Fun, free, fearless.

“If you have a time machine, what time will you want to go?”

The question haunted me for weeks. For the first time, I’m loss for words, I have no idea, I have no answer. Zip. Nada.

It’s been hours, weeks, I’m still clueless. A blank document fills my eyes, I have a deadline to beat, and my brain cells seem to fail me—I can’t do this.

After tons of times of staring blankly into space, reminiscing past events, musing over history lessons, finally, I found the answer in the most unlikely incident—through Facebook.

“Change your Facebook profile picture to a cartoon from your childhood and invite your friends to do the same. Until Monday (Dec.6) there should be no human faces on facebook, but an invasion of memories. This is for violence against children.”

Come to think of it, now I know when I want to go back. Why look further, why flip the pages of my dusty history books, when I have my own memoirs to hark back to.

But then, my memory fails to function well. I can’t seem to remember my childhood days. All I can see were flashes—vivid pieces of images of my seemingly loss childhood. Very much like a pirated copy of a DVD, parts were skipped off, blurred, deleted.

Blame my bad memory for that. I have a hard time memorizing, remembering. Most of the time, I have trouble recollecting thoughts, lessons. The very reason why I keep a planner and collect sticky-notes—these things keep my mind back on track, keep me updated. Maybe that is why I became a writer, if I can’t remember, then might as well write—to save memories, to go back in just a flip of the page, a click of the mouse.

I miss my childhood days. I miss the careless, childish Khatrina. I miss watching Heidi, Charlotte, Princess Sarah, Powerpuff Girls, Fushigi Yugi, Pokemon, and all the other cartoons I used to love—just laughing, entertaining, not thinking whether it is ethical or not. I miss reading Sweet Valley High, Archie Comics, Goosebumps, Harry Potter, as well as other fairytales and pocket books that used to fill my room—just absorbing, believing that a happy ending exists, even thinking that a knight in shining armor will sweep me off my feet, fight the monsters, and love me for eternity.  I miss writing poems and stories—just stringing words together, not thinking if it is sensationalized or not. I miss being passive, submissive to what is happening to the country, not thinking what I may do, not thinking what I may say.

I miss those times when my days were seemingly endless, playing Barbie dolls, Chinese-garter, exchanging stationeries, bonding with my friends, not thinking about politics, deadlines, and all the other things that stresses me now. I miss being with boys, playing Battle Realms, Counter Strike, basketball, billiards, not thinking whether we like each other or not. I miss being with my best girl friends, I miss our shallow fights, and our  conversations about our absurd future plans, not talking about things such as love, break-ups, and all the other painful stuff that we are facing now.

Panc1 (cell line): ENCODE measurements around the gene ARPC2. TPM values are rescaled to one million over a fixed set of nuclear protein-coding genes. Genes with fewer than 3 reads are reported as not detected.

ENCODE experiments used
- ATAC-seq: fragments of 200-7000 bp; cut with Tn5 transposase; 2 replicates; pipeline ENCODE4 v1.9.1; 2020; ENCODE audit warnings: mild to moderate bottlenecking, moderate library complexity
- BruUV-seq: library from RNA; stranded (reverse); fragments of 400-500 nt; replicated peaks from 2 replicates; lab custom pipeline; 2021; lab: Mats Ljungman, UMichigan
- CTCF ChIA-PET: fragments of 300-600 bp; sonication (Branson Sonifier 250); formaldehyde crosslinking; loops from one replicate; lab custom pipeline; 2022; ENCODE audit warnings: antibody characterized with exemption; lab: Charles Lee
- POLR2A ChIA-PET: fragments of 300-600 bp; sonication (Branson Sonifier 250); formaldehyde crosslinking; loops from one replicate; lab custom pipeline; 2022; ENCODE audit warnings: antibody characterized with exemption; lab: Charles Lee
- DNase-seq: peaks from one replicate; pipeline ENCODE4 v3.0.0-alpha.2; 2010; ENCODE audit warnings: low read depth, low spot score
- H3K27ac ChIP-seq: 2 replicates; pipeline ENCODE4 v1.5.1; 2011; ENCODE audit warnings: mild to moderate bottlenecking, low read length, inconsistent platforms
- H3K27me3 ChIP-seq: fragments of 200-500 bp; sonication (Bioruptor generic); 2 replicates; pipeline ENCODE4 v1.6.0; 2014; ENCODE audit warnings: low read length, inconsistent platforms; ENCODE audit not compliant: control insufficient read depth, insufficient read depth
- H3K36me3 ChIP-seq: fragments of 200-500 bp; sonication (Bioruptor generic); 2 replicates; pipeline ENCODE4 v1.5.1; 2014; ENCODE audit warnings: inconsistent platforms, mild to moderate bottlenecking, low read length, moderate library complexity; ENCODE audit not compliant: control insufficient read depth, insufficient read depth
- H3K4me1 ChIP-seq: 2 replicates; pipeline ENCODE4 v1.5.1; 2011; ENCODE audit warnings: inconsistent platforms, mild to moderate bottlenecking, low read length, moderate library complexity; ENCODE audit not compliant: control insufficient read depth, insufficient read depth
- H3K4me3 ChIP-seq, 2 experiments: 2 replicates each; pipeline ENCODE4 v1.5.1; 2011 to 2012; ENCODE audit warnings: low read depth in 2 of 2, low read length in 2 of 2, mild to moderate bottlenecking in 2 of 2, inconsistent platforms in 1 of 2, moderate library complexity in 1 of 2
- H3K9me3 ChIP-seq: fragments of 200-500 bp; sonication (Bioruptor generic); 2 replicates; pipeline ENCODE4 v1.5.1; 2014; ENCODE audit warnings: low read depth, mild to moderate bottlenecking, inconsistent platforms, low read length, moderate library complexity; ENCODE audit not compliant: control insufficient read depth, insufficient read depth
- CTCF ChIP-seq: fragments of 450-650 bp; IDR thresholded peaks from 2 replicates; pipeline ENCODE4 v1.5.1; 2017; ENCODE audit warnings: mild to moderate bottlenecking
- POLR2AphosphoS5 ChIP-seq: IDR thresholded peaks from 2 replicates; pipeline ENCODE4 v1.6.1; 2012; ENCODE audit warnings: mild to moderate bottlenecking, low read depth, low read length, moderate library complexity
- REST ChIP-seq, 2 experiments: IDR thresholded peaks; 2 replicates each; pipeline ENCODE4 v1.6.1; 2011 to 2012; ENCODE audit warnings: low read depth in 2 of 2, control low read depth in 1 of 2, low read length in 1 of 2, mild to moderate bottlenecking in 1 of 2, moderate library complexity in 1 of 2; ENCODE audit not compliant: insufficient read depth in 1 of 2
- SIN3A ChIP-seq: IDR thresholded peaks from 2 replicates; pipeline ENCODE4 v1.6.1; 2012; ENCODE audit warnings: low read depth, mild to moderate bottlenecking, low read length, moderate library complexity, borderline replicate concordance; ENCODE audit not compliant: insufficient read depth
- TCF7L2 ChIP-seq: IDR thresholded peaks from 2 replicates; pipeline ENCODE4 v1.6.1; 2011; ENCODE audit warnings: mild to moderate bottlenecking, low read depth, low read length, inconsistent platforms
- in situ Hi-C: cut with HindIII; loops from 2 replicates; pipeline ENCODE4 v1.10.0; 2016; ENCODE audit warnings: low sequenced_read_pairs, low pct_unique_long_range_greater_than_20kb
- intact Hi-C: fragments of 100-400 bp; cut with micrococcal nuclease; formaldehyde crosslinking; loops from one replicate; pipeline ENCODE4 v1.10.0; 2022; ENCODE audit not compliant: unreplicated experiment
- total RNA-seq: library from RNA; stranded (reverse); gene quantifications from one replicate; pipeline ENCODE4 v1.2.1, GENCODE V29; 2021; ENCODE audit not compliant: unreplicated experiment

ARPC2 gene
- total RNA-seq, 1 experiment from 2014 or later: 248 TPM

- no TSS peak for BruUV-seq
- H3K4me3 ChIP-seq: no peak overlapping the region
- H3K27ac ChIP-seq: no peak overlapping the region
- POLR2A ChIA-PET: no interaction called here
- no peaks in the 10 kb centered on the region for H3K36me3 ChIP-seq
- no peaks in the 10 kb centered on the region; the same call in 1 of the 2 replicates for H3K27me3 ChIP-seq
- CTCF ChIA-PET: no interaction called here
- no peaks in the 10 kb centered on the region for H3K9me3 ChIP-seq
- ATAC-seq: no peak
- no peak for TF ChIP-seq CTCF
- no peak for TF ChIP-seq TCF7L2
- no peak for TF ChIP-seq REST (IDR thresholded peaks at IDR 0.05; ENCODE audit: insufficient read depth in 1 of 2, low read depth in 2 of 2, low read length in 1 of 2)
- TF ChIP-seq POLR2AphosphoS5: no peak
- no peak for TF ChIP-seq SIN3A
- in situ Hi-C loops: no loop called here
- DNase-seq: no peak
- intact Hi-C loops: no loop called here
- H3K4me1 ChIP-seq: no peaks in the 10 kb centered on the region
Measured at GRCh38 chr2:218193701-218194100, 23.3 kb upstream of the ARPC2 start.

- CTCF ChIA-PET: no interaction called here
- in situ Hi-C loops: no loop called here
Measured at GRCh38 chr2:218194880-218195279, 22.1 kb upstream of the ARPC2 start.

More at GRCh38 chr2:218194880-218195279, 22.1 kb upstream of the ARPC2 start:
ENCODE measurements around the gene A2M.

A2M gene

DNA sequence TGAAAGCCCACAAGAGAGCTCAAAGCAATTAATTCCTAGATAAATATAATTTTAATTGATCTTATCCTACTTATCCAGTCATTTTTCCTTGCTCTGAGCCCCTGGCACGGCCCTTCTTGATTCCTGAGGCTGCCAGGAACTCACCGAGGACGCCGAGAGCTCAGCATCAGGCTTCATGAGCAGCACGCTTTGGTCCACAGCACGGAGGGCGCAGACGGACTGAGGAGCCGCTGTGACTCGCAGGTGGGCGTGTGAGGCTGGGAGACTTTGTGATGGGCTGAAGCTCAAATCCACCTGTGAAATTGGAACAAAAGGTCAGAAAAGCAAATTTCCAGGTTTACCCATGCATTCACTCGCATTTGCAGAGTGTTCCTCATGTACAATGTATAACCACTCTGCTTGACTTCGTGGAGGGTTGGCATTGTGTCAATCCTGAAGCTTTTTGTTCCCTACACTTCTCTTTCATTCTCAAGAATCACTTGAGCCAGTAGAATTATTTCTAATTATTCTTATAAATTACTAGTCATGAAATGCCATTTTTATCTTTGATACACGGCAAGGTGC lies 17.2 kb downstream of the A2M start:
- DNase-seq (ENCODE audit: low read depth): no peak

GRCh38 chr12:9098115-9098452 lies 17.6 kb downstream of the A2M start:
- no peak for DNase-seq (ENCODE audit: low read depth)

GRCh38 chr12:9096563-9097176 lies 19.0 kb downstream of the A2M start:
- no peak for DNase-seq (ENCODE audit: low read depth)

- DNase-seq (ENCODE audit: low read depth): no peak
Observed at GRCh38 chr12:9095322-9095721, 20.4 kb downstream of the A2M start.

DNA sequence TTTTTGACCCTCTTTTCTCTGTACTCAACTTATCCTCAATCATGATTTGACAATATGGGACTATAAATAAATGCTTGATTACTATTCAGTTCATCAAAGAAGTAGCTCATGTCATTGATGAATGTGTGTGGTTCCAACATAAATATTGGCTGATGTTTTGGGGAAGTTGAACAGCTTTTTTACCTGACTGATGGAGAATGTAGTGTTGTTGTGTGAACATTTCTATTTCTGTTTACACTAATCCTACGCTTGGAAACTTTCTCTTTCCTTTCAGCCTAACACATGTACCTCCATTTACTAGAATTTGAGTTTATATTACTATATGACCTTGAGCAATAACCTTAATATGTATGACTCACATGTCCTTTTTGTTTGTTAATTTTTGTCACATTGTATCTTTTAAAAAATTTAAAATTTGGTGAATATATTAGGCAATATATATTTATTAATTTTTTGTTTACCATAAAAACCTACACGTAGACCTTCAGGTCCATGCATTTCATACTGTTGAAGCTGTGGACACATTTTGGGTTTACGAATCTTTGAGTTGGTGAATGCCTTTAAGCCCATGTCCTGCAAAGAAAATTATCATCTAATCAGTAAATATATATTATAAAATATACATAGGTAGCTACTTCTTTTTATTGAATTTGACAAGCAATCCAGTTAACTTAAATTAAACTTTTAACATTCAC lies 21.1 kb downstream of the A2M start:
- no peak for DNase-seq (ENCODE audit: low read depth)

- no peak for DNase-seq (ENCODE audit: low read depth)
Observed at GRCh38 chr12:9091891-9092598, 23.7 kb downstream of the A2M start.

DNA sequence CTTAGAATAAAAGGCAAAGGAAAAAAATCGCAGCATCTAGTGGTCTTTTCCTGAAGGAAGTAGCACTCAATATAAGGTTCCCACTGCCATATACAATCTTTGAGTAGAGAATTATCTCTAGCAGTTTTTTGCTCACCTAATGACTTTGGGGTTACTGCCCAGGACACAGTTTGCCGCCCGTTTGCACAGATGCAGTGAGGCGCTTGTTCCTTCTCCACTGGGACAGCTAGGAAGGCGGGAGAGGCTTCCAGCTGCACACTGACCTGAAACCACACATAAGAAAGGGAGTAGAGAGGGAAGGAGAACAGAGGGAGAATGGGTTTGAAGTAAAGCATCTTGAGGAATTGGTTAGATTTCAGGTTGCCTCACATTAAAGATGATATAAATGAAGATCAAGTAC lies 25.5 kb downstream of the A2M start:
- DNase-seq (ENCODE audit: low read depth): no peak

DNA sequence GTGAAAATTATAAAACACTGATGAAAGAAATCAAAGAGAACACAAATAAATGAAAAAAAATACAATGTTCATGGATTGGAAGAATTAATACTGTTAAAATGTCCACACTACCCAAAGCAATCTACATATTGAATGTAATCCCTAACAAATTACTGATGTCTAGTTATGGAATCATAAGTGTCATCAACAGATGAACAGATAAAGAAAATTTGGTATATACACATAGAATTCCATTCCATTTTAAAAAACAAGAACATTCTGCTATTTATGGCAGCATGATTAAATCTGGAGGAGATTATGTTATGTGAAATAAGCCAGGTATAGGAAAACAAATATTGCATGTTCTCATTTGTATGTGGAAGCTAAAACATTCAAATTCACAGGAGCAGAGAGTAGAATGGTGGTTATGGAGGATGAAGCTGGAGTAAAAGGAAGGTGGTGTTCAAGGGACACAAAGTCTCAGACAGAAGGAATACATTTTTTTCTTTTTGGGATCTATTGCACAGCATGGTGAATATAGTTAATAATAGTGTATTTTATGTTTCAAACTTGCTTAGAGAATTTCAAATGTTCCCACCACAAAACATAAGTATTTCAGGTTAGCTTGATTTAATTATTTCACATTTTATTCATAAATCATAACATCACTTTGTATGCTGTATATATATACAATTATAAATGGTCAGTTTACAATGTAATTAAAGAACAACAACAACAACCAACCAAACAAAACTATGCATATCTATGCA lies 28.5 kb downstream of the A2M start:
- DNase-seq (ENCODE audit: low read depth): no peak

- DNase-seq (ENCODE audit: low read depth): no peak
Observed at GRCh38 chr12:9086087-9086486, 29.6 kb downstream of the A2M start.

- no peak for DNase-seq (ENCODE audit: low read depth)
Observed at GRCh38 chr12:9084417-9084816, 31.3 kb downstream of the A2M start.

If I could go back I time, certainly, the flashback would be through my childhood times—where everything was easy, where everything was platonic. And no, I won’t change anything, I just want to simply go back, even for a day, just to look back, take a peek. This may be the vey much needed vacation that I badly want, plus, a soul-searching ride, too, all rolled into one!


5 responses to “Fun, free, fearless.

  1. Reads like a Michael Jackson frustration – missing one’s childhood. Anyhow, it is said that those who miss their childhood has a propensity for immaturity. I hope that view is wrong. Anyways, while the article was honestly developed in a rather lazy fashion, i.e., having no topic until Facebook came along, the finer points notwithstanding, this article will get a grade of [75] for being late, which at best is not good journalistic practice.

  2. i miss my childhood too..i miss watching cartoons waking up early just to watch my favorite cartoons, i miss being a kid where you dont need to think about your problem. the article is good (95)

  3. Haha! I was honestly very amused with this article. I appreciate what it’s trying to say – that our childhood innocence made life easier because we couldn’t care any better on anything that there is to care about in life. But I think there are certain phrases that are unnecessary and only makes the entry more lengthy. I realize that it must be an element of suspense but a very lengthy, too wordy article will bore readers even if how amusing it may seem.

    And don’t forget to publish your articles on time. 🙂 This is an 80!

  4. Very great article. Great writing style. :)) But the main problem, your article is quite long to continue reading it. And too many words but then, it’s very interesting to read. (89)

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